Rural communities are some of the most politically disenfranchised when it comes to climate policy, and last year’s National Climate Change Report showed they’re also among the most at risk when it comes to the effect of climate change. This could mean stronger storms, more intense droughts and earlier freezes.
While President Donald Trump has rejected the scientific evidence of climate change, nearly half of his voters — many in Midwestern states — believe in global warming, and most support funding renewable energy. This bucks stereotypes about a rural voting bloc that doesn’t care about the environment. And though rural residents may not use the words “climate change,” they can see it happening in their own backyards and farm fields.
“We talk about it, but no, we don’t use the term climate change,” said Paula Dennison, the assistant city manager of Stillwater, Oklahoma.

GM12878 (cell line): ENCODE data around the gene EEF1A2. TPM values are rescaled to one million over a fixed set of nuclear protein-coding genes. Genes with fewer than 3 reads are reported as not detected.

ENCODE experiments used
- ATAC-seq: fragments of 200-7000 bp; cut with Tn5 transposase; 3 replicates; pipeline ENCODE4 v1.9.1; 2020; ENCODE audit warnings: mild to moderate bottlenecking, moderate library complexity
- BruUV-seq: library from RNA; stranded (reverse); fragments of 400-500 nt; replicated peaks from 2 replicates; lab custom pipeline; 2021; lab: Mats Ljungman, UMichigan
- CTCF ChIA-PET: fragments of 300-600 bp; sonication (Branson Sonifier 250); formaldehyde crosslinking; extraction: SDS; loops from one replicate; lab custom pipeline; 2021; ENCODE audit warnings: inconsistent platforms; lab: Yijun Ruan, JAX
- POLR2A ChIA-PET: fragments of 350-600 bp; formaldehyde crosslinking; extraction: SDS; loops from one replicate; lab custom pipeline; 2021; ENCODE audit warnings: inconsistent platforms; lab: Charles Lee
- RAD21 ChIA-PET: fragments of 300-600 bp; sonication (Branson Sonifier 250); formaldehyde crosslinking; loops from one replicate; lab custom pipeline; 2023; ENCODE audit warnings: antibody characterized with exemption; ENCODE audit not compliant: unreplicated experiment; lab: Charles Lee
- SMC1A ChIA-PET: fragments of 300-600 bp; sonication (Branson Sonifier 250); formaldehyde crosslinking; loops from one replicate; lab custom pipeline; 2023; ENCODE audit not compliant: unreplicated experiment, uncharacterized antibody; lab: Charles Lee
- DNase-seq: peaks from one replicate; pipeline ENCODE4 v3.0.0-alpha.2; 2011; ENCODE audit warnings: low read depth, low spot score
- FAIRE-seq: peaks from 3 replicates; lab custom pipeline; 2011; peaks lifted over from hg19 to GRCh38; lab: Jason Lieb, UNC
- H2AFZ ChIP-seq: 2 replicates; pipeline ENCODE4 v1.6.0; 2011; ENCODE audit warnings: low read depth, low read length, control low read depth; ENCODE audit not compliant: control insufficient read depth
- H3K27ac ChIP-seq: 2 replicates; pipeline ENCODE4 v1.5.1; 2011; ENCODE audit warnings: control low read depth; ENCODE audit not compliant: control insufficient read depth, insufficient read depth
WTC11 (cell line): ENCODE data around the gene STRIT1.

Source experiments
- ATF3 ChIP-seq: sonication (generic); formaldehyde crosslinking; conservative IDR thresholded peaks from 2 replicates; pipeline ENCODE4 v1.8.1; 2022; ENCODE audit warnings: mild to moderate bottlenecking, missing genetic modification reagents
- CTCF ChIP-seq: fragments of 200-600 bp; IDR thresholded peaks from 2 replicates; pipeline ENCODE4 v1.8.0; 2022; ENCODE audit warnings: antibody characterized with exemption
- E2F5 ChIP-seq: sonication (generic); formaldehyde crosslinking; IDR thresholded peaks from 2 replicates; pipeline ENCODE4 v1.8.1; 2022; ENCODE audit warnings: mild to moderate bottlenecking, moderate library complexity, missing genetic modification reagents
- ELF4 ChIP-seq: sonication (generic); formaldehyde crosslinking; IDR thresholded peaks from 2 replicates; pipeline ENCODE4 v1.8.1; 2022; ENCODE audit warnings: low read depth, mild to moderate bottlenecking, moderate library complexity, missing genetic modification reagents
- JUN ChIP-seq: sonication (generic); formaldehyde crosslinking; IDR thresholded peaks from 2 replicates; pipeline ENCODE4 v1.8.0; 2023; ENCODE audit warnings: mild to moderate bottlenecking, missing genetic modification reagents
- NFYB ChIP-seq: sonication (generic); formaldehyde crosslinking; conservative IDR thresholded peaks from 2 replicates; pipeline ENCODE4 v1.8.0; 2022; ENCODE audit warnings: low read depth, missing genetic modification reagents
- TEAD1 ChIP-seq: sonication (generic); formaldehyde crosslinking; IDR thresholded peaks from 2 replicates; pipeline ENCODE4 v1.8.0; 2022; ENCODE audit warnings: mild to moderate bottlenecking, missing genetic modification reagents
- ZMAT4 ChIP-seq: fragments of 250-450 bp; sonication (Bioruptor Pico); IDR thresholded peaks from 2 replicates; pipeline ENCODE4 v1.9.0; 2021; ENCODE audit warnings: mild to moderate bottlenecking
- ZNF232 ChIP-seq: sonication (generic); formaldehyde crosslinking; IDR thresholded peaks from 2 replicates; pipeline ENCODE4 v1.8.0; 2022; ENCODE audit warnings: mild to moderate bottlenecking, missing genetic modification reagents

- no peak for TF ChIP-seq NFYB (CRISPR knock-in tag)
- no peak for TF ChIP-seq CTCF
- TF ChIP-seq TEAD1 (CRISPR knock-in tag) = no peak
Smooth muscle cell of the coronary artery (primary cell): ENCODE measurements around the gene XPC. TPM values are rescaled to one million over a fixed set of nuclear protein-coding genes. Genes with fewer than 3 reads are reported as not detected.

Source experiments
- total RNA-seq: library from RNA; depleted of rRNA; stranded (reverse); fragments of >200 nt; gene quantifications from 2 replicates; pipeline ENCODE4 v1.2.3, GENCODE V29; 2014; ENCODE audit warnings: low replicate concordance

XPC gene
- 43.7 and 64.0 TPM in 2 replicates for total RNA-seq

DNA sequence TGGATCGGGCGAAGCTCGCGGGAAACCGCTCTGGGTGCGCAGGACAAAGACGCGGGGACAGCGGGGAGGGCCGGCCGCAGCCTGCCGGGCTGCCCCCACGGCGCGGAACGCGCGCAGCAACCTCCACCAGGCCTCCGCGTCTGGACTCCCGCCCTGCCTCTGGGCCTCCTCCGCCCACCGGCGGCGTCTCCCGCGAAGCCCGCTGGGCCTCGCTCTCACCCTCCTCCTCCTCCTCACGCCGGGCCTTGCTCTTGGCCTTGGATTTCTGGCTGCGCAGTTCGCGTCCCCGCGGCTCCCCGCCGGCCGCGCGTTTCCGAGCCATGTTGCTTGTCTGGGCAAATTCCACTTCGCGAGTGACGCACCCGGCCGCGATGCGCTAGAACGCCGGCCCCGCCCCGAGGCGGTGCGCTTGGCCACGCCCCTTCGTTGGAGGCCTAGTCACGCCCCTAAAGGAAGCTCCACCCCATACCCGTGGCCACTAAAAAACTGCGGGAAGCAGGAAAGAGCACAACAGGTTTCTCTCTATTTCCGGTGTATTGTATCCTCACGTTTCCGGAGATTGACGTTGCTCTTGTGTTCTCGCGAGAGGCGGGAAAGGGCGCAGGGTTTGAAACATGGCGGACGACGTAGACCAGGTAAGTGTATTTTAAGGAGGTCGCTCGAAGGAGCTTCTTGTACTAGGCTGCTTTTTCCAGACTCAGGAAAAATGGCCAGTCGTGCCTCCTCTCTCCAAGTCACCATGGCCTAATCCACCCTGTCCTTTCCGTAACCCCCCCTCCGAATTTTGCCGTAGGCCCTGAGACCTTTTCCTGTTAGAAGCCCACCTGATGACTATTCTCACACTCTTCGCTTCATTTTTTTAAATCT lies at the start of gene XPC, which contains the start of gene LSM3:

What’s more, the program at Yale has found that 6 in 10 Trump voters are in favor of taxing the pollution that causes climate change. The program found the majority of people cited having directly felt the impact of climate change themselves as the reason behind changing their mind about the issue.
The challenge isn’t just bridging cultural or political divides, or even one side admitting that they were wrong, but getting a person to doubt the people they trust the most.
Parry, a political science professor at the University of Arkansas, studies “motivated reasoning.”
That’s how culture and values influence what we believe. She and a few other researchers have found that people don’t actually use facts or reason to change our minds. Emotion is a far bigger factor for changing someone’s mind.
Personal experiences are changing, however. Yale found that the percentage of Americans who are “alarmed” has doubled in the past five years. This might be, Parry said, because rural people are experiencing climate change themselves.
Read the full article about discussing climate change in rural America by Marlee Baldridge at Harvest Public Media.
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